- Liquefied Natural Gas LNG
The Ukrainian economy grew by roughly 12.1 percent in 2004, but preliminary data indicate a slowdown in growth to 2.4 percent in 2005. Following an eight-year post-Soviet recession, 2005 marked the countrys sixth consecutive year of economic growth. Economic expansion has been fueled primarily by growing industrial and agricultural output— exported both eastwards to Russia and westwards to Europe. Ukraines geographic position, linking East and West, while also holding critical warm water ports on the Black Sea, has made the country a trade link of growing importance between the former Soviet Union and Europe.
With the recent additions of some of Ukraines neighboring countries into the EU, the countrys economic role has grown. Following a similar designation by the EU in December 2005, the United States granted Ukraine “market status” in February 2006. The is the first symbolic step toward greater integration with the EU, and market economy status will help Ukraine defend itself from accusations of illegal dumping products cheaply in the EU market that have led to costly punitive damages.
Shortly after the assassination of Prime Minister Rafik Hariri in February 2005, and the subsequent withdrawal of Syrian military forces from the country, Lebanon held elections for a new national parliament in June 2005. The process of forming a new governing coalition is not yet completed, but parties opposed to continued Syrian influence in Lebanon appear to have gained a majority of seats in the Lebanese parliament. Lebanons economy is experiencing reasonably strong growth, with real GDP growth projected at only 3.9 percent for 2005, after posting growth of 4.5 percent in 2004. The main economic problems faced by the new government are the countrys large external debt and budget deficit. External debt is now approximately 170 percent of GDP.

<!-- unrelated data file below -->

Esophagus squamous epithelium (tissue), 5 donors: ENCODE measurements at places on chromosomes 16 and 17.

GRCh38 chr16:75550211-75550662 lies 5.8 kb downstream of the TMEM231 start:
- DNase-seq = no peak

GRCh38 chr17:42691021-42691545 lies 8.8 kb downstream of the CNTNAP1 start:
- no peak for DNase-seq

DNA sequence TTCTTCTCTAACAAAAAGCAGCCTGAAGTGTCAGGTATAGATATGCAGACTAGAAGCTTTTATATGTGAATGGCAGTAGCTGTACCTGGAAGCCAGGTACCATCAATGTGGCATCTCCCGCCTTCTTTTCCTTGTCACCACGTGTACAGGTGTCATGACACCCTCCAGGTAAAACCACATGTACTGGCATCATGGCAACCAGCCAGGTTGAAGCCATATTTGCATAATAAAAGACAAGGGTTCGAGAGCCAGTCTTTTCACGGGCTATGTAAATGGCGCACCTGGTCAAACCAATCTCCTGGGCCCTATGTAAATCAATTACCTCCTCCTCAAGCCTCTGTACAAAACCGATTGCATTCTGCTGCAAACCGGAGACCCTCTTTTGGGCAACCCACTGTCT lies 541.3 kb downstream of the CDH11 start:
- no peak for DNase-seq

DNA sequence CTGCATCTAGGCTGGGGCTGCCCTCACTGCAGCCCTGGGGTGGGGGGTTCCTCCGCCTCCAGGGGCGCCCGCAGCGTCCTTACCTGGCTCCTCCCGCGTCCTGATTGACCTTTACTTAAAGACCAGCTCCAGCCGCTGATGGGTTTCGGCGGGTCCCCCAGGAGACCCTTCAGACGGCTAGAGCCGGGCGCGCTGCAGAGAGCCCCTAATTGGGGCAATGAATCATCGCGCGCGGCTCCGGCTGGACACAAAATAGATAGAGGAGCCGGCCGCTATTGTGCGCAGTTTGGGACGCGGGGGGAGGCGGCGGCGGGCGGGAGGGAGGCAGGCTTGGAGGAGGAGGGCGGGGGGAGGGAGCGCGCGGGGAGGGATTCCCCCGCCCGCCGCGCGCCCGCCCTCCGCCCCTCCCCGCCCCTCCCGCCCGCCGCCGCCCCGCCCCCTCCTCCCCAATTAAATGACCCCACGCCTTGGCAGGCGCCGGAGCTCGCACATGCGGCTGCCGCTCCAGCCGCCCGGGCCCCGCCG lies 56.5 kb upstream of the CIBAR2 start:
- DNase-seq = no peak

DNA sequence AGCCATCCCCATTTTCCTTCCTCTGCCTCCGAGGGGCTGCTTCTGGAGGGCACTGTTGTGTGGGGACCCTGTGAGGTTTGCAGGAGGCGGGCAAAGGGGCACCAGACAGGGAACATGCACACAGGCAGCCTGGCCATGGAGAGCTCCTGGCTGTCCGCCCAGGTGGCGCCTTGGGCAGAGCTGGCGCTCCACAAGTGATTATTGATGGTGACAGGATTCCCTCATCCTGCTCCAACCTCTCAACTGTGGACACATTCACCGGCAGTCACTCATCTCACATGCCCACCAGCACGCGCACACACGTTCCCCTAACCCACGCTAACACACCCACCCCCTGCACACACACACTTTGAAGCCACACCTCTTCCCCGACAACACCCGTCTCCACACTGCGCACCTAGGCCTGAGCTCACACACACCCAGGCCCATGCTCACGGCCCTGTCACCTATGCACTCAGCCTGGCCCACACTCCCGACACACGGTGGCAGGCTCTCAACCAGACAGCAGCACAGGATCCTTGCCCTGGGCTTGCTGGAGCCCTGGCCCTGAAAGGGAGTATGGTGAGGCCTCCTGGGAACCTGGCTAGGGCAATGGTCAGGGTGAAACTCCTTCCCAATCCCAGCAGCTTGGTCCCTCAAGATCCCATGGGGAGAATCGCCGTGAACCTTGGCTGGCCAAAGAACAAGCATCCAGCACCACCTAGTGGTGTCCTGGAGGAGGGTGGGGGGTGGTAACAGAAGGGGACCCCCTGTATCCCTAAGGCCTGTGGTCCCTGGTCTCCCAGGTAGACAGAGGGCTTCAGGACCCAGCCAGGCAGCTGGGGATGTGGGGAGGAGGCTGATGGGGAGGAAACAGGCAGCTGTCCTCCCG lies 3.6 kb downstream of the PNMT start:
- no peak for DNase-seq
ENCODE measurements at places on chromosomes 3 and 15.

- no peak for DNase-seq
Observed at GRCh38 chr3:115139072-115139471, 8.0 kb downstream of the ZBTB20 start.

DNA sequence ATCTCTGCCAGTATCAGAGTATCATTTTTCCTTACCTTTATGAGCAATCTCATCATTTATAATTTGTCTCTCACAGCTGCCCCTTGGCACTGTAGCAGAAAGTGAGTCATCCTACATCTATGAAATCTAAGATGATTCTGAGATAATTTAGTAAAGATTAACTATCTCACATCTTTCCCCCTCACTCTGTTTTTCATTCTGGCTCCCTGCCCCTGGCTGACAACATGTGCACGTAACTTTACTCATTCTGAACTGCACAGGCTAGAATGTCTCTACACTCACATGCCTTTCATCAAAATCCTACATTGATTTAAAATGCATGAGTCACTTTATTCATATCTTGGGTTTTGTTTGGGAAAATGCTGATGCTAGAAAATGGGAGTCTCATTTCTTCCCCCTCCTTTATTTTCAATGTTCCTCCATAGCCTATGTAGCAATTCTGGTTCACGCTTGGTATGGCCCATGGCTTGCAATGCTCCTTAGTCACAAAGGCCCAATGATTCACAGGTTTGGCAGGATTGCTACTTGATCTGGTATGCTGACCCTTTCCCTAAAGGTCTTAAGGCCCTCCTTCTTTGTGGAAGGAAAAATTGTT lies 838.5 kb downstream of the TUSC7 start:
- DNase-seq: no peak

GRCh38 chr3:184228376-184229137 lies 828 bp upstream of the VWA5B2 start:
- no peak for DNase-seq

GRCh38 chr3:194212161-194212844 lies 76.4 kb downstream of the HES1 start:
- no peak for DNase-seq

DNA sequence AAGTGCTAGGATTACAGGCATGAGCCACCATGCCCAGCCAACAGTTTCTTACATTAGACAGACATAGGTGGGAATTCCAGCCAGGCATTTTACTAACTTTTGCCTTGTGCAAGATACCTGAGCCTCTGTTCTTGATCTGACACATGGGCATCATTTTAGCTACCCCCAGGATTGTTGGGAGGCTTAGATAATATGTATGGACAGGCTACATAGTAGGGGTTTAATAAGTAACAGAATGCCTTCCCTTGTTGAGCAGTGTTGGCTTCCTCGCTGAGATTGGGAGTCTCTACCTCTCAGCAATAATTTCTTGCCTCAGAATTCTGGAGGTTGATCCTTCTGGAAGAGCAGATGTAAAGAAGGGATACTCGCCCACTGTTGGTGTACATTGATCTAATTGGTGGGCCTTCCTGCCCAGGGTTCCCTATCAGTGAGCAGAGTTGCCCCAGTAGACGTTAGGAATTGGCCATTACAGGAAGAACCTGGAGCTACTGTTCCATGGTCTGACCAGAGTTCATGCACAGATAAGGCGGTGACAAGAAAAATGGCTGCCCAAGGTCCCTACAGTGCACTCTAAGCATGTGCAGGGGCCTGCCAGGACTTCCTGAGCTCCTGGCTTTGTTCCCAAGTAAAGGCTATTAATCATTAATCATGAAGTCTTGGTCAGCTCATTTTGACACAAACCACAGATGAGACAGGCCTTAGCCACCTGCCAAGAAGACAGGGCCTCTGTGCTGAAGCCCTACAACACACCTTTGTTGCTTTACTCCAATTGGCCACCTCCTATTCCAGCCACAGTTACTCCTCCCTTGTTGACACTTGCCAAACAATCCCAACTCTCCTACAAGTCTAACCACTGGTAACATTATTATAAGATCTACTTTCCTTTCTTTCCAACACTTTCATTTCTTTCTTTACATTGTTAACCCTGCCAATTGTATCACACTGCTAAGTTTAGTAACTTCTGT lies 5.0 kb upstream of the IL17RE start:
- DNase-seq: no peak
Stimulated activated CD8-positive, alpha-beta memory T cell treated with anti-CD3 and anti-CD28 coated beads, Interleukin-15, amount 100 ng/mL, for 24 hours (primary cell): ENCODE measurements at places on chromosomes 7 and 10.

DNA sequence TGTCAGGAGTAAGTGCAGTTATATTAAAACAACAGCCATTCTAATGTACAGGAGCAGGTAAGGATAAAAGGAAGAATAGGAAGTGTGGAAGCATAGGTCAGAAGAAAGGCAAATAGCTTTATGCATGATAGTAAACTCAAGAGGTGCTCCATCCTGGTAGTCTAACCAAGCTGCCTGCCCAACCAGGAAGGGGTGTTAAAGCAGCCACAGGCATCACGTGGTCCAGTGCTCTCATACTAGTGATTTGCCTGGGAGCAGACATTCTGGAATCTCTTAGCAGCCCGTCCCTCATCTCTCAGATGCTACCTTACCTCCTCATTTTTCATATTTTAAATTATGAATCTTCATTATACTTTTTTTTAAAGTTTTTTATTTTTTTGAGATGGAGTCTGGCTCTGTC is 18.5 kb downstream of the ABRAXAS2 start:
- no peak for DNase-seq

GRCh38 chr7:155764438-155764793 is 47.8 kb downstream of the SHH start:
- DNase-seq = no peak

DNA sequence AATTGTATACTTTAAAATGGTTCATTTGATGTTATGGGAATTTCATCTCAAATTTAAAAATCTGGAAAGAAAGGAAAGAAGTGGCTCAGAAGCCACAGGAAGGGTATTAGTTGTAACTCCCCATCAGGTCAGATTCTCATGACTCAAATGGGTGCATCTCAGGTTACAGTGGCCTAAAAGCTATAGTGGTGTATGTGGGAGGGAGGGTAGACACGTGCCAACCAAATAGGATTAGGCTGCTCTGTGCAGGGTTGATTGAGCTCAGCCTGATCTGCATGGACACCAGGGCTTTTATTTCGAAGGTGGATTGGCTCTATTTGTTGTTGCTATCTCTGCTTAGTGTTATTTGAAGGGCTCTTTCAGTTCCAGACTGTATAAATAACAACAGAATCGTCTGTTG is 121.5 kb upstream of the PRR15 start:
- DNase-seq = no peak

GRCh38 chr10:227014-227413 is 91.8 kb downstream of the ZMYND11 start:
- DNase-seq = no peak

Syria has continued its pattern of economic growth only slightly higher than its population growth in recent years, despite some limited attempts to reform its economy. High prices for its modest quantities of oil exports have offset problems in other sectors of the countrys economy in the short-term. Real GDP growth in 2004 was 3.4 percent, and growth is projected at 3.7 percent in 2005. The U.S. imposed additional economic sanctions against Syria in May 2004, under the provisions of the Syria Accountability Act, though the economic effects have been modest, due to the small volume of U.S. trade and investment with Syria. U.S. energy companies operating in Syria were not forced to divest their investments in Syria. Syria ended its long military occupation of Lebanon in April 2005, under pressure from the international community to implement United Nations Security Council Resolution 1559.
Jordan also has seen strong economic growth over the last year, after a modest slowdown in 2003 due to the disruption of trade as a result of the war in Iraq. Real GDP growth was 7.5 percent in 2004, and is forecast at 6.1 percent for 2005. The one major problem Jordan faces in the near-term, though, is the loss of subsidized oil supplies from Iraq. Kuwait and Saudi Arabia had provided discounted oil as a stopgap measure through 2004, but Jordan now has to purchase oil at world market prices, which has been a drain on the countrys current account balance. Strong growth in exports, however, as well as increased remittances from Jordanian workers in the Persian Gulf region, have offset this effect.